Greedy Instructional Design

Last year I wrote that Instructional Design Needs More Agility, saying that it’s time that the training industry develop its own agile approach or risk becoming redundant. Continuing on the theme of faster and more flexible development, Daniel Lemire thinks that programming could use the greedy algorithm as a basis to manage projects. I mentioned on Twitter that I thought that a “greedy approach” was similar to agile programming and Daniel replied:

@hjarche greedy here means: don’t think globally, make the best choice locally, and the end result will be ok. So, yes, it is agile.

My experience in larger projects is that we spend too much time in planning and then freeze that process once we start development, even if the plan is no longer relevant. In smaller projects planning can be almost non-existent, with a quick decision on what model/approach to use and then it’s off to meet whatever was stated in the contract. Building in agility or the greedy algorithm at the onset seems to give more options to the development team, who now have the responsibilty of confirming that they are on course as they continue to refine the product.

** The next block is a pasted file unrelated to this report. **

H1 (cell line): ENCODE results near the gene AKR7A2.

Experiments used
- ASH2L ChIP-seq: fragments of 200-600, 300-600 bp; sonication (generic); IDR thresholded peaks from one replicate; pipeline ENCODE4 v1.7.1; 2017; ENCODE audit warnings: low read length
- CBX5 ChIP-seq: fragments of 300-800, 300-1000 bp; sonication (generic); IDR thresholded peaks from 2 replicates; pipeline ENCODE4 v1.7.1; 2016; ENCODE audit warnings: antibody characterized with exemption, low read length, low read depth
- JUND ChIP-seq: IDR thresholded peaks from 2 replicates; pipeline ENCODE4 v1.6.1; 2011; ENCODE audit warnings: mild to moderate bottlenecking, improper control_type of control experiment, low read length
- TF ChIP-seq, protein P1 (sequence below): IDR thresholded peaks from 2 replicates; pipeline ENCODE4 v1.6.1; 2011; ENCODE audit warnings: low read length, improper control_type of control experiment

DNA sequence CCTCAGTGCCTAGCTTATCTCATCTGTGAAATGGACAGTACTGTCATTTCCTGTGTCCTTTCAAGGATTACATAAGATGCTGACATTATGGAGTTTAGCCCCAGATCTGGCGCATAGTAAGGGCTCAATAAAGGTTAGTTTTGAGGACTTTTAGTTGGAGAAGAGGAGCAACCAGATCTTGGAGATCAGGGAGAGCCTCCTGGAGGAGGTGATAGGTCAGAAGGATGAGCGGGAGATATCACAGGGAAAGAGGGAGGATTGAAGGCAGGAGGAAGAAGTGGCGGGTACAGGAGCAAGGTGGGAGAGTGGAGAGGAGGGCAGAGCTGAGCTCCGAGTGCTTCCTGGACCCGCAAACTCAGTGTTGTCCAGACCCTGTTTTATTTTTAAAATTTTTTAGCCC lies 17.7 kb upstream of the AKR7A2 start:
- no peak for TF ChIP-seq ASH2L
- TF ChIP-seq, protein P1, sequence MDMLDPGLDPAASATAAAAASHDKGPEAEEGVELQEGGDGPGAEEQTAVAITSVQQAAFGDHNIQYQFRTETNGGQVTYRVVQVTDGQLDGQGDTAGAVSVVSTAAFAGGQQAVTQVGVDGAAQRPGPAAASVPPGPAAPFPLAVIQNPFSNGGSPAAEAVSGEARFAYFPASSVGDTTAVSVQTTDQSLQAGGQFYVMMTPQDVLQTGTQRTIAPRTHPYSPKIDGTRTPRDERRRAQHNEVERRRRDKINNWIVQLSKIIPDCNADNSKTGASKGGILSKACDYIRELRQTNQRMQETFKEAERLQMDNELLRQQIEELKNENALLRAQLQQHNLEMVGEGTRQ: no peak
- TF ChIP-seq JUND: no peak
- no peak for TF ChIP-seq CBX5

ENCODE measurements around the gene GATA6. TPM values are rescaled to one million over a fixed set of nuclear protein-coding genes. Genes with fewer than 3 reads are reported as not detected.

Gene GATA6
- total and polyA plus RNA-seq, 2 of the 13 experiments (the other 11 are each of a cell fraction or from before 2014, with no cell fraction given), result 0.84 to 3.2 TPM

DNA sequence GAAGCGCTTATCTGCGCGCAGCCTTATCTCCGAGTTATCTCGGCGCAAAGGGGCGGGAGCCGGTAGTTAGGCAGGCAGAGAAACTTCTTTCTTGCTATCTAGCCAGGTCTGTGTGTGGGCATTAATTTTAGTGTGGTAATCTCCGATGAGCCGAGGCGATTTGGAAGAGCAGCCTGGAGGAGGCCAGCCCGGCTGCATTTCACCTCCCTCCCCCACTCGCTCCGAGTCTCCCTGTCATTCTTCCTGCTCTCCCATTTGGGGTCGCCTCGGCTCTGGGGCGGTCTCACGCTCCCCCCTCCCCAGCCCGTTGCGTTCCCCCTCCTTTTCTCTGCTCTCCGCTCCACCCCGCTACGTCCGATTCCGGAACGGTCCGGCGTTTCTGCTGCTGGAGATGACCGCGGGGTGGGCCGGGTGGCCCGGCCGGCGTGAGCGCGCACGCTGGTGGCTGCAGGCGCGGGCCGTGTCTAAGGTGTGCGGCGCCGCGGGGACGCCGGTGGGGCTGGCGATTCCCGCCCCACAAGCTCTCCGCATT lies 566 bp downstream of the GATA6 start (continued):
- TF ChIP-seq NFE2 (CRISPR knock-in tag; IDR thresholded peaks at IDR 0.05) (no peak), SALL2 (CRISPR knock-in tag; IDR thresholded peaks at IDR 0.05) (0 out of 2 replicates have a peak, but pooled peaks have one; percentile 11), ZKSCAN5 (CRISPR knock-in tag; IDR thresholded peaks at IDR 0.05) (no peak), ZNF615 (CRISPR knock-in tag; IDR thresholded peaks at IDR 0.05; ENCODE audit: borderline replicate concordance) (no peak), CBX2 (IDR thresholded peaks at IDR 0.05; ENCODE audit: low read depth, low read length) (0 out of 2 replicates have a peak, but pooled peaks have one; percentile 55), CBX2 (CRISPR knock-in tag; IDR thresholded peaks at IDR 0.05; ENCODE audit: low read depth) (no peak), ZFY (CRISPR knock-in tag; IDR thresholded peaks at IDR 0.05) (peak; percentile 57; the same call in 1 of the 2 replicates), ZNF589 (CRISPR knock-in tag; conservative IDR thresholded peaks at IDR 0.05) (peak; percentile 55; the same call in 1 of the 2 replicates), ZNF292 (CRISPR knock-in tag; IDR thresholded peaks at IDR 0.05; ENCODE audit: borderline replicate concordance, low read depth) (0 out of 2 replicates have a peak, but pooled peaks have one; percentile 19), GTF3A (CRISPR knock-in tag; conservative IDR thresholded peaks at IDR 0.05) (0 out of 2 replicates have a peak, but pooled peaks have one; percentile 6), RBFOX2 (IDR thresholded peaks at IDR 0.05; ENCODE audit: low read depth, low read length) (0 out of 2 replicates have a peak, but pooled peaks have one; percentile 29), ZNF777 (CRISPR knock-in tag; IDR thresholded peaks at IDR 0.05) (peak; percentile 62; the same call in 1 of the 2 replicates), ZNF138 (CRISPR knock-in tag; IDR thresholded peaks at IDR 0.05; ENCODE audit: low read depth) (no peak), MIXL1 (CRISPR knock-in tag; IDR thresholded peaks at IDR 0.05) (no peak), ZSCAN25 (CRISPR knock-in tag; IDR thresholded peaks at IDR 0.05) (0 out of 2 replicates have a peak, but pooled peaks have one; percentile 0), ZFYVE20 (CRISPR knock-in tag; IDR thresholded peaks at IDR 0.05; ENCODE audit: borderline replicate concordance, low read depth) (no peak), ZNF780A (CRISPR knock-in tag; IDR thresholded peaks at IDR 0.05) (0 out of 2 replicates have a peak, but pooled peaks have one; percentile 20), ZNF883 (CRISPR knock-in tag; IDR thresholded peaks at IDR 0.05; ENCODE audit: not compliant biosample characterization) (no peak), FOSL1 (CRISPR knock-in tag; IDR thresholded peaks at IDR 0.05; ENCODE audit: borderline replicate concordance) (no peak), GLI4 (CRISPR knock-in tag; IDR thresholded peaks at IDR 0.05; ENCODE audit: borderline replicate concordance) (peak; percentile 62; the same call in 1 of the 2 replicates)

2 Responses to “Greedy Instructional Design”

  1. Daniel Lemire

    What is cool about greedy algorithms is that when they are not optimal, they are usually pretty good.

    But even if you have never taken computer science before, you use greedy algorithms all the time. For example… you have to give back 0.67$… how do you do it? First, you give two quarters, then ten cents, then 5 cents, then 2 cents. This is actually greedy. You first try to give back the largest unit you can (say a quarter) until you no longer can. The end result is provably optimal: you will give the smaller number of pieces. Just ask any first year computer science student and he will write the proof for you.

    If you assume that most problems in life a pretty complicated… too complicated to be easily modelled mathematically… then computer science teaches us to go with a greedy algorithm.

    It is the natural thing to do, but I believe that several generations of philosophers and mathematicians have tried to convinced us that planning was better. Maybe it is more comforting. Maybe it allows you to write more books… but will the end result be better? I doubt it.

    Reply

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